This Is Halloween: Spooky 3D Printed Ghosts & Ghouls & Pumpkins

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There’s nothing scarier than not having decorations for your Halloween party. So we’ve compiled a short list of some of our favorite spooky 3D printed models from Thingiverse, MyMiniFactory, Pinshape, and Cults3D. Check them out below!

Jumpy Ghosty

This first one, by Thingiverse user Tomo_designs, is so cute and bouncy I can’t handle it! The little ghost can work as a decoration, but also as a toy, because he can jump up in the air. It’s a two-part print that doesn’t require any supports, and the legs on the bottom that give him a bounce in his step snap right on.

Skeleton Candy Bowl

Nothing says Halloween quite like candy, and this spooky candy bowl by MyMiniFactory user Merlwynd certainly does the trick! It was printed out of PLA, on a Prusa i3 MK3, and looks like it would hold several delicious mini candy bars.

Halloween skull lamps

Speaking of skeletons, this fantastic skull lamp by Pinshape user mingshiuan was remixed from a Skull Playset design on Thingiverse and will certainly light up the room at your Halloween party! Meshmixer was used to design the lamp, while Makeware was the slicing tool, and it was printed on a Flashforge Creator out of PLA with 0% infill, two shells, 0.2 mm layer height, and 60 mm per second extrusion speed.

Cute ghost earrings

If you want to be the best-dressed ghoul at the party, you’ll definitely need these adorable 3D printed ghost earrings, by Cults 3D user twothingies, which could also be worn as pendants. They’re an easy print, with 0.15 mm layer height and a 0.4 mm nozzle, and even with a color change at the 7th layer, the whole print took less than ten minutes!

“If you want to avoid switching filaments, you could also make the black details using a marker over the white body.”

MX5 Light-Up Teeth

You’ll feel like you’re in Stephen King’s novel Christine with these 3D printed light-up fangs for your car by Thingiverse user timmyisasleep! You’ll need both black and white PLA filament, and a strip of LED lights, wiring, two M8 hex head bolts, two M8 nuts, two large M8 penny washers, and red paint for the blood on the bottom. In addition to a 3D printer (this user printed the teeth on a Creality Ender 3), you’ll also need a soldering iron and solder, hot glue gun and glue, and a small paint brush. The fangs print without supports or rafts, at 0.3 resolution and a 30% infill, and the assembly instructions have been listed.

“The supplied STL models are for the right hand side, you will have to mirror them for the left hand side. These teeth will only fit the wider mouth of the NA. You will have to scale / make smaller to fit an NB. Not sure about the NC.”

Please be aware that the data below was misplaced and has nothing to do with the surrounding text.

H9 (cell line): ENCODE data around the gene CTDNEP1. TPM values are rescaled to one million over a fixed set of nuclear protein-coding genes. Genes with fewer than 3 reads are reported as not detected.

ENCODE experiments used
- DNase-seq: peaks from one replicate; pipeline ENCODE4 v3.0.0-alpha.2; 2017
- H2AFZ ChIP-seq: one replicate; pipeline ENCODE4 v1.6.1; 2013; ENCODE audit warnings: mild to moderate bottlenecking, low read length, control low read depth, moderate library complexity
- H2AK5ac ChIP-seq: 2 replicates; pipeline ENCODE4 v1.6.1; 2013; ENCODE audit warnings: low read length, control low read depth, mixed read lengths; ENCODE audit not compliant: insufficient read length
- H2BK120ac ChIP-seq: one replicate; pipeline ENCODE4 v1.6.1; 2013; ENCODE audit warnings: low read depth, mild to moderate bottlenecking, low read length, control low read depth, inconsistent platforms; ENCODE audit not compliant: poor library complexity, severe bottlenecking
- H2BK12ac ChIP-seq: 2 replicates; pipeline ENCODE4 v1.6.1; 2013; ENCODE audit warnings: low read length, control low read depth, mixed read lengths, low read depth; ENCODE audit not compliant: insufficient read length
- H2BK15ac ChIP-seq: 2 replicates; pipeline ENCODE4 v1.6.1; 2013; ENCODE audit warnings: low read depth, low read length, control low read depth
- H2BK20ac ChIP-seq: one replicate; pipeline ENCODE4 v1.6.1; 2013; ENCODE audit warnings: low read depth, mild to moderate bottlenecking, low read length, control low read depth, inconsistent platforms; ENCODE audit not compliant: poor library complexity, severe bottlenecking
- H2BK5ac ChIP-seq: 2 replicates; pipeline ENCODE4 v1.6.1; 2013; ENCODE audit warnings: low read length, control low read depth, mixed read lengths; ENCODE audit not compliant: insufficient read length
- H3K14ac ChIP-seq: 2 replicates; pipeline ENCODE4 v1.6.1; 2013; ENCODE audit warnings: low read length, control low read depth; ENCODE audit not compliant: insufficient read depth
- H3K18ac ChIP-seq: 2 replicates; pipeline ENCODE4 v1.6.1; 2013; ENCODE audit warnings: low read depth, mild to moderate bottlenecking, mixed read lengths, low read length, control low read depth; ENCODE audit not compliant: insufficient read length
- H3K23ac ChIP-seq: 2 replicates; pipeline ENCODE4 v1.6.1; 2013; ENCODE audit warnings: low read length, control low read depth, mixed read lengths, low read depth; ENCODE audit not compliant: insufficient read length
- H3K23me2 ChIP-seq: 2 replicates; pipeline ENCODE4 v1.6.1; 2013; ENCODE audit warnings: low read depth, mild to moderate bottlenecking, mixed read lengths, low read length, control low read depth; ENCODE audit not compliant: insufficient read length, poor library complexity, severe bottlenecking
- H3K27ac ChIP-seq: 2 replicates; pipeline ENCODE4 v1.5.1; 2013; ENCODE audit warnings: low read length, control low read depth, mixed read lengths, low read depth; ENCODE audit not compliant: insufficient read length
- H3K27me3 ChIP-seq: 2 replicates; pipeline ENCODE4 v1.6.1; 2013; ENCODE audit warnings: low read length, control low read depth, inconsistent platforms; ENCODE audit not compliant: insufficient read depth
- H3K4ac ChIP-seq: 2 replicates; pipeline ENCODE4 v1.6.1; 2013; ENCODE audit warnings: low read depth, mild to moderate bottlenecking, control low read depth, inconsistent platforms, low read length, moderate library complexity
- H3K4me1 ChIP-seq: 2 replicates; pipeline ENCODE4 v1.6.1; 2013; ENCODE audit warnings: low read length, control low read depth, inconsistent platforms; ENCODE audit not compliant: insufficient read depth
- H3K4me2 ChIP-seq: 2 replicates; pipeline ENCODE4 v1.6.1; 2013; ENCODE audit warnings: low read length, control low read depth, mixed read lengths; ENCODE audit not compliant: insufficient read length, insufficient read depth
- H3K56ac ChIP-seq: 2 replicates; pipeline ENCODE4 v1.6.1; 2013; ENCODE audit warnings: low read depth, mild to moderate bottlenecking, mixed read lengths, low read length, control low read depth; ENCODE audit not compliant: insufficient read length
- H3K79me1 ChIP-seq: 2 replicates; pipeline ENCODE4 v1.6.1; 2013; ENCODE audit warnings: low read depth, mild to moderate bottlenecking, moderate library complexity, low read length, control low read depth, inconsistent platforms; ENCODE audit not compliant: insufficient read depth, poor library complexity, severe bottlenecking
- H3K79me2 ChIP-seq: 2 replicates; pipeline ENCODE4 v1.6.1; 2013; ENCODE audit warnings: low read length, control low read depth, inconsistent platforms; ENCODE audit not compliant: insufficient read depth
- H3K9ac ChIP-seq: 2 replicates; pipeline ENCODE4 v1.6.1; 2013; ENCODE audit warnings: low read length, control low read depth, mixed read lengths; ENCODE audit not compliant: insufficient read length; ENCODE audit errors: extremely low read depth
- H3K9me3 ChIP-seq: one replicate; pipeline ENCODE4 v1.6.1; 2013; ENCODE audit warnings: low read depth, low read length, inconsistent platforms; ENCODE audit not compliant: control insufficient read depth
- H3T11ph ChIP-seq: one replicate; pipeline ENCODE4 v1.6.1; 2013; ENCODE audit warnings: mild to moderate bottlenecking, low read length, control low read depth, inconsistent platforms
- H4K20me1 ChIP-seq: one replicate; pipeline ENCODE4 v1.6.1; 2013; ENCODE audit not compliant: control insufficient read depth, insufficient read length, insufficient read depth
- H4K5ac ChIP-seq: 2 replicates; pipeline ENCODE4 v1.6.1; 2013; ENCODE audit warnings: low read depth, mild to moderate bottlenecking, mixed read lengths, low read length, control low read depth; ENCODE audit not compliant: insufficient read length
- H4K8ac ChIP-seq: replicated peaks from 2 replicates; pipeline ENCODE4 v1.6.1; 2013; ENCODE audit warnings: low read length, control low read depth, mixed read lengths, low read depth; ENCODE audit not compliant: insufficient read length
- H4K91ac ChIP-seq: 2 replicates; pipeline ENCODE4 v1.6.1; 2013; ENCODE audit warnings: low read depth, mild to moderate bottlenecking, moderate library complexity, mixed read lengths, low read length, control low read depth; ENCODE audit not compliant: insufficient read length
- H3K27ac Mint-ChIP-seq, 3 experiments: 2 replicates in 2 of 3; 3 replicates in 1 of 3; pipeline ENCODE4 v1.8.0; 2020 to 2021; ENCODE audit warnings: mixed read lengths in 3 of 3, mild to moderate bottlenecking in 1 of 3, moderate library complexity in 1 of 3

Flexi Print-In-Place Skeleton Hand

I love these flexible skeleton hands by MyMiniFactory user peterlanoie so much because they’re so versatile. You could use them almost anywhere—just sitting next to the food at your party, hanging on to the edge of the candy bowl during Trick or Treat, gripping the banister with the aid of some double-sided tape, etc. If you have a shirt with long enough sleeves, you could even hold one so it’s part of your Halloween costume! These were 3D printed out of beige PLA on a Creality CR-6 SE system.

Halloween: Spider-web ring dish

If you’re rolling cookie dough or meatballs for a party, or you decide to go with my idea of using the skeleton hands in your costume, you may need a place to store any rings you might be wearing, and where better than this little 3D printed ring dish in the shape of a spider web? Pinshape user lu_yu described it as a “unique little accessory item for your Halloween themed party,” and that’s the perfect description. If you don’t want to put rings in the dish, you could also maybe use it to hold your car keys, or just set it out as a fun decoration.

Brain texture roller cookie cutter

Just like the description by Cults 3D user 3Demon says, this set of cookie cutters and cookie stamp roller is “perfect for when you’re having zombies over!” One part of the cookie cutter stamps the brain pattern, while the other cuts out the shape, so you don’t have worry if you’ve rolled out your dough too thin. These models print without supports, and the recommended settings are a 15% infill and 0.15 mm layer height. Mmm, brains…

“The largest part in the roller which is 180 mm tall. The pattern goes infinitely around the roller. To create both hemispheres of the brain just flip it over and do the other side. The edge on one side is there on purpose to create a line between the two halves of the brain so keep it towards the middle of the dough.”

Happy Halloween from everyone here at 3DPrint.com!

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